Q. How good is it for you to have that first tough round, to come out of it?

PETE SAMPRAS: It's good to come out of it. It's not easy on the body, you know. This court's always been pretty tough on my body and my feet, and, you know, I got one day to recover and get back on Wednesday. But when I saw the draw, I saw I played Kucera and I was like, "That's a dog fight for me." He always plays the top guys very well. He's been there, was one of the Top 10, hasn't been playing quite as well. But whenever you face him against one of the top players, he's a threat.

Q. Does it affect your recovery, finishing a game this late?

PETE SAMPRAS: It doesn't help when it's 1:30. By the time you get something to eat, get a rubdown it's three in the morning. It screws up your whole sleeping regimen. But I've been in this position before and you just try to take all the right precautions tomorrow, get in a lot of fluids and good food in you to get ready for Wednesday.

Q. Basically just rest tomorrow, do you?

PETE SAMPRAS: Yeah. I'll just hit very lightly. Yeah.

Q. What were the conditions like out there?

PETE SAMPRAS: It was a little bit heavy, cool. It was good playing conditions. It was a little breezy, especially going down from the umpire's left to right. It had some sort of impact on the match. So it was good conditions.

Q. Earlier today Andre was in here and he said that just the format with Davis Cup and stuff like that, he's just not going to play. He doesn't foresee playing in the next three years, even if they change the format after that, he says he doesn't know. He doesn't have it in him anymore. Do you have those feelings at this point?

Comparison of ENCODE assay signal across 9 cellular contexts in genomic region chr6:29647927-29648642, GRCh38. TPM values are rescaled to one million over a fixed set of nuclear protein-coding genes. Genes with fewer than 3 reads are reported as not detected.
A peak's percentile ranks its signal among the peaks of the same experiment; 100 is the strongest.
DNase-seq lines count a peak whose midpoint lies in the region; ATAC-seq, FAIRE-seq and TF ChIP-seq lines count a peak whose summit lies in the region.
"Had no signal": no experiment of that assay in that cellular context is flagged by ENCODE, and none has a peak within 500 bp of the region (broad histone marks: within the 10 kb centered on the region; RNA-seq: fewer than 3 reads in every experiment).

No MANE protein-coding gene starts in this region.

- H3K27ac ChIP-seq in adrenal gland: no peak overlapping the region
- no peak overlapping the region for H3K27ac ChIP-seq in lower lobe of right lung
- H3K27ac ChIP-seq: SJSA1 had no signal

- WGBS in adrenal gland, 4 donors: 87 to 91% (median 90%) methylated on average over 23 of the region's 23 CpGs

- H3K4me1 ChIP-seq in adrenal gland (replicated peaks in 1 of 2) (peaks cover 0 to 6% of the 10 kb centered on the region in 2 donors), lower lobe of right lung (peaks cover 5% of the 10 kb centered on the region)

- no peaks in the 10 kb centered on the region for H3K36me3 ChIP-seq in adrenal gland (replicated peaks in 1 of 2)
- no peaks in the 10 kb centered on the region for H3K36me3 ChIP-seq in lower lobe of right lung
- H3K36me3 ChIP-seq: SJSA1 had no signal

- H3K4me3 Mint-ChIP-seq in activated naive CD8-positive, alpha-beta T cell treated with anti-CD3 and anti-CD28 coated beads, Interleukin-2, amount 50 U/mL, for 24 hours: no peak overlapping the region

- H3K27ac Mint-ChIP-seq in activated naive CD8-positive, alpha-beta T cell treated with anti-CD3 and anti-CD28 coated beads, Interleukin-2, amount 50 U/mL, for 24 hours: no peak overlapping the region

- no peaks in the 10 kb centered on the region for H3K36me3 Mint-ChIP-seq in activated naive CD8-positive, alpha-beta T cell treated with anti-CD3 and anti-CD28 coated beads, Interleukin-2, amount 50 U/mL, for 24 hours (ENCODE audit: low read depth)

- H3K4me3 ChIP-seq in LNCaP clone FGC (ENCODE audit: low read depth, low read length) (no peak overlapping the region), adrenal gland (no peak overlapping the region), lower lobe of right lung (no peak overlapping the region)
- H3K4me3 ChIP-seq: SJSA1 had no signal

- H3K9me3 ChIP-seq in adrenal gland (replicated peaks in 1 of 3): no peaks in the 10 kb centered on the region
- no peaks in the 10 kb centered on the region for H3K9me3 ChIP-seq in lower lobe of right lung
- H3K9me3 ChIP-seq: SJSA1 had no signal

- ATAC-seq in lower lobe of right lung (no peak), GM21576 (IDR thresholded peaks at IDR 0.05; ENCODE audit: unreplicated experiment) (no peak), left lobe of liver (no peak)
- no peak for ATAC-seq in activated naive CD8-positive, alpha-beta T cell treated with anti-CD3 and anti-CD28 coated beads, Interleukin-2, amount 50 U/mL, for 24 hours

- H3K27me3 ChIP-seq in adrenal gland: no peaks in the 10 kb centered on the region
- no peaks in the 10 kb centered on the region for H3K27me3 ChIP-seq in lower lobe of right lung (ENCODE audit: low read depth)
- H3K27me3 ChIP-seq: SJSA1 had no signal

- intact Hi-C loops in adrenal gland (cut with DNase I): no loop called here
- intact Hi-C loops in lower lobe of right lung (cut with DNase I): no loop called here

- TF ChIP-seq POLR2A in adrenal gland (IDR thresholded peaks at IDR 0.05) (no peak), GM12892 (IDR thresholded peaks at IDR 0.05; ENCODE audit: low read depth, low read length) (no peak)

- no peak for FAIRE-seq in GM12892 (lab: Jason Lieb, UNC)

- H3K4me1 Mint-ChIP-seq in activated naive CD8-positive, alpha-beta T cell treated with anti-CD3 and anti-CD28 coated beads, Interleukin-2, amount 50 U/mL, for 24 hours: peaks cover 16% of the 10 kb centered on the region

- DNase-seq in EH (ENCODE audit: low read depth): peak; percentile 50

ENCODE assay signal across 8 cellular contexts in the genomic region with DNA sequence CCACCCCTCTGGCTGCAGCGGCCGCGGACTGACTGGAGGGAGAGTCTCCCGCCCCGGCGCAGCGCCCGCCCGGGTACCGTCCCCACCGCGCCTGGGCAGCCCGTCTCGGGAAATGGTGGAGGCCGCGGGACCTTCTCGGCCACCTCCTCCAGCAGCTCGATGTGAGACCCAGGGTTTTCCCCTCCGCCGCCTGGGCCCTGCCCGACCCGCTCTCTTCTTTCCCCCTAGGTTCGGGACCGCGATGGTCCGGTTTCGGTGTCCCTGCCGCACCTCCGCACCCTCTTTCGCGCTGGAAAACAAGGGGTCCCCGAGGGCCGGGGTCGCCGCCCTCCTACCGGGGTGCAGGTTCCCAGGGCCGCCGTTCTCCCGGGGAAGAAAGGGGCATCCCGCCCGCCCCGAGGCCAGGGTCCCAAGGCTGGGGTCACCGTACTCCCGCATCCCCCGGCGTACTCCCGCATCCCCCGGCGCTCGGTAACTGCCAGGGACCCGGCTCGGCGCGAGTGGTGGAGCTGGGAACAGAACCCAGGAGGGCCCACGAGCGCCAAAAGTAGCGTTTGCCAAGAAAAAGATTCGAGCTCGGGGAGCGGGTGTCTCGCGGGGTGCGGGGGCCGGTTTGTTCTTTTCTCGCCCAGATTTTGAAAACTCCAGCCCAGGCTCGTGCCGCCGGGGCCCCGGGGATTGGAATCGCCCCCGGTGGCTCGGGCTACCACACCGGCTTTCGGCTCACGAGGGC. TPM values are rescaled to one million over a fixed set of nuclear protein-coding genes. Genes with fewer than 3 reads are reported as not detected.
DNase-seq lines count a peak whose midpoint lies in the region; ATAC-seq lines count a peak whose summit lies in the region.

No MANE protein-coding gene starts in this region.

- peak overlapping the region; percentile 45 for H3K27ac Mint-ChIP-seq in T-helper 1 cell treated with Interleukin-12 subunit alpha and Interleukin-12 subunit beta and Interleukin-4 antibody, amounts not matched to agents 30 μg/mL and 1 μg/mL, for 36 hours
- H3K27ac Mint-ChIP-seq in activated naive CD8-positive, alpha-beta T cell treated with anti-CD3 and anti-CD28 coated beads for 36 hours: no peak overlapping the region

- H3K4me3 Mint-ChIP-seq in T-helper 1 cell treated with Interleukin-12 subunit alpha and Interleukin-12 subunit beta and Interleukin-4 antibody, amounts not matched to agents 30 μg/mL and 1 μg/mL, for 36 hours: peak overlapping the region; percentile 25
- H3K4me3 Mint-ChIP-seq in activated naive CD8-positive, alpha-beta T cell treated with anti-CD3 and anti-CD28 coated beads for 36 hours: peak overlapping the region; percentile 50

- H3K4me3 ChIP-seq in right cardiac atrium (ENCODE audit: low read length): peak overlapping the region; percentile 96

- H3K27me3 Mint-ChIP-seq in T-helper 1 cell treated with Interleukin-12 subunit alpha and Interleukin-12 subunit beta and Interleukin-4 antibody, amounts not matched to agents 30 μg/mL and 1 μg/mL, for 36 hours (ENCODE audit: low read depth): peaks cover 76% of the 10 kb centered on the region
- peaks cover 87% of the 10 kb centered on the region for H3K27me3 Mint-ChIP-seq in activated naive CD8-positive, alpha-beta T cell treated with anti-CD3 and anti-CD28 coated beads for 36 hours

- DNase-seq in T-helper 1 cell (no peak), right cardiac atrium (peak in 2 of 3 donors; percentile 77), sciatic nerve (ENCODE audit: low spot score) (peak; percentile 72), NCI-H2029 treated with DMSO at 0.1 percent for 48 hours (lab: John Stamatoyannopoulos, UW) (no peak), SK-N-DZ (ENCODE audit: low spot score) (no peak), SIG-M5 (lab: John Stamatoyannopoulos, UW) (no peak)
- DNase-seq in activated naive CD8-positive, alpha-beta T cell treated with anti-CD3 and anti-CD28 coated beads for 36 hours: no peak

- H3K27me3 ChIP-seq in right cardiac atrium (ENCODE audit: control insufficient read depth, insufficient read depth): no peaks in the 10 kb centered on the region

PETE SAMPRAS: I can definitely relate to how he feels. Davis Cup is a big commitment, and it's not just four weeks a year, it can take a lot out of you, especially with the timing of the Davis Cup ties. I'd love for the format to change, to have it, you know, something like the Ryder Cup and do it over a span of a couple weeks. The way it is now, it is, you know, it's tough for Andre and I to commit to each tie. We both have played quite a bit of Davis Cup. He's probably played more than I have. But it definitely is a grind out there.

Q. Is that what it's going to take for you to play, a format change? Can you see any other scenario where you'd return?

PETE SAMPRAS: Well, I think the scenario of the format changing would be an indication that I would play one day. I don't foresee it happening, you know. I just think it's a little bit political with the ITF and ATP and the scheduling. You know, I just would love to see it change. I don't think it's going to happen while I'm playing or while Andre's playing, and that's unfortunate. But I'm -- I can be very happy with what I've done in Davis Cup, been a part of two winning teams, had some pretty good epic matches in Davis Cup. So, you know, until the format changes, it's hard to, you know, see me play.

Q. You were using your backhand slice a lot today, was that a strategy? Were you forced to use it?

PETE SAMPRAS: Well, Karol likes the ball waist-high. I was trying to hit the high rollers, keep it low, give him a change of pace. He likes the ball in his wheel house. It was a bit of strategy to keep it low. It paid off some. He was hitting some great winners. Wouldn't have mattered what I tried, he came up with some great stuff.

Q. Being a Lakers' season ticket holder, are you a little worried about Shaq and Kobe right now?

PETE SAMPRAS: Very worried. Once I hear Phil Jackson's worried, then I'm worried. He's the man in control. When there's a little friction there, I think we're all a little bit concerned. The last thing we want to see is a trade. And those two guys together, it's a pretty good tandem. I'd hate to see it go away.

Q. Who stays and who goes?

PETE SAMPRAS: Well, it's -- I don't know. I mean, Kobe's considered the best player in the league right now. Shaq is -- he's also the man. So I think they both should stay. Suck it up. Rise above it.

End of FastScripts....